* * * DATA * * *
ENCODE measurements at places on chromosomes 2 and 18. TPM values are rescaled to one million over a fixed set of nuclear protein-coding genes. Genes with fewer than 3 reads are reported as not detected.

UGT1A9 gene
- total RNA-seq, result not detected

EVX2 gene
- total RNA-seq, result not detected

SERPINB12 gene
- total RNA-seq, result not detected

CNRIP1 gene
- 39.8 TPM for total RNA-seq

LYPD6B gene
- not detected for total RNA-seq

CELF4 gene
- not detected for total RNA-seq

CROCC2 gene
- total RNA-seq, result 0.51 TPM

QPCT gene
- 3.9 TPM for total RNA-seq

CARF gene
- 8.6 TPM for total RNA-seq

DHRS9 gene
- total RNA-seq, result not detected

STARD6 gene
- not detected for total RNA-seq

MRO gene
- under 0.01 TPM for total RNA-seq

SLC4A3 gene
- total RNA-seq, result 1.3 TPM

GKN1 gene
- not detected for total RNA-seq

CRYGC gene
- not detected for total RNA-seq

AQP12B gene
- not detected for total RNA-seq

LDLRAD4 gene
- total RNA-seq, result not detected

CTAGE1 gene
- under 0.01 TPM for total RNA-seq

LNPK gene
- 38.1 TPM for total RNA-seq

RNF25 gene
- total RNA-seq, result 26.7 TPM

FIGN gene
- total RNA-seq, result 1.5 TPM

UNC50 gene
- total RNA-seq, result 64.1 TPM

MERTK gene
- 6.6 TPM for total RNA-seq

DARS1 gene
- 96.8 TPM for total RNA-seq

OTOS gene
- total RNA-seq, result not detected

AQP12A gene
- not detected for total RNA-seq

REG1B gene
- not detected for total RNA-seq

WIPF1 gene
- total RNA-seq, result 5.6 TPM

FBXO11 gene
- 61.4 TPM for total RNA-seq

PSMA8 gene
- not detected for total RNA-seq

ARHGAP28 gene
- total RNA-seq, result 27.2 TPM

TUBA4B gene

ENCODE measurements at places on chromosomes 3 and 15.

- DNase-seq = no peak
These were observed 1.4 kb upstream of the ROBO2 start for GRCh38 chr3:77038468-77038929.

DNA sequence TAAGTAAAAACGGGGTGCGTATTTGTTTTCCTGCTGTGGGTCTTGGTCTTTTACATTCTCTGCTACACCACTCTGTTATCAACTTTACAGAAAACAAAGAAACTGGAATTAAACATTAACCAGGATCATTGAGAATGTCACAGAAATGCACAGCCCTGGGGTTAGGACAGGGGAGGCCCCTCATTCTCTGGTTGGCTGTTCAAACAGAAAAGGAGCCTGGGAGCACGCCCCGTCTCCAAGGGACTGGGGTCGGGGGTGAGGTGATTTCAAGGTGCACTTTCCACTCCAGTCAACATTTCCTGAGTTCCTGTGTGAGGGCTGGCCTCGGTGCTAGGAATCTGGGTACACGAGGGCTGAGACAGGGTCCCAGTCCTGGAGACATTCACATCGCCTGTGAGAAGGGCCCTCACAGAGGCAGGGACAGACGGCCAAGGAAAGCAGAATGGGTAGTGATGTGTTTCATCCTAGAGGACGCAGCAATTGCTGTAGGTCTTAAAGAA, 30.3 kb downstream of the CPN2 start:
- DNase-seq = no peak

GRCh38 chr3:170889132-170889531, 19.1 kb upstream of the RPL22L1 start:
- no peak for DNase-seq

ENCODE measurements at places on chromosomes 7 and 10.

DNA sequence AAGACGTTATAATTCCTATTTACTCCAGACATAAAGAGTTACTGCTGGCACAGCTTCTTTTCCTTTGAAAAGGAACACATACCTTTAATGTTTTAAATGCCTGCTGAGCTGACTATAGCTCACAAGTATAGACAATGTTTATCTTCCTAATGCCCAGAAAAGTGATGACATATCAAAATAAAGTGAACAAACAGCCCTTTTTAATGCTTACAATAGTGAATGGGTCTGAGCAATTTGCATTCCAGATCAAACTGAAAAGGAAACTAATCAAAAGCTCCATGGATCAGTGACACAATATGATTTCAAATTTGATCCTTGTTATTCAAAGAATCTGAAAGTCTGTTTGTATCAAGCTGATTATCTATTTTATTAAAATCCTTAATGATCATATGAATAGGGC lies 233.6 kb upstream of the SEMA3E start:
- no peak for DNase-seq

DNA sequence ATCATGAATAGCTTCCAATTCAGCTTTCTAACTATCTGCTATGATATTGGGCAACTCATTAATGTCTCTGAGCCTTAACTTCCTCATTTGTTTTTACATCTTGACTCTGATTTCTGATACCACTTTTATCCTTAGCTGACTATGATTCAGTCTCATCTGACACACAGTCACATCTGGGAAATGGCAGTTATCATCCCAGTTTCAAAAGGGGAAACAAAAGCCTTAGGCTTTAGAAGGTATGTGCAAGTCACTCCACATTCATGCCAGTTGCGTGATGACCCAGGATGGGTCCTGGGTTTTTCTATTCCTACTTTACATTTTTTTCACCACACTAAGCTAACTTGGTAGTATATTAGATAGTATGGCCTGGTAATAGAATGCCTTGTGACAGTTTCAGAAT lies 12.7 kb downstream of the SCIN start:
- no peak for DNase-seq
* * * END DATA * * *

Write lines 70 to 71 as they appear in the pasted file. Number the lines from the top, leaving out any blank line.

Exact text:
GRCh38 chr3:170889132-170889531, 19.1 kb upstream of the RPL22L1 start:
- no peak for DNase-seq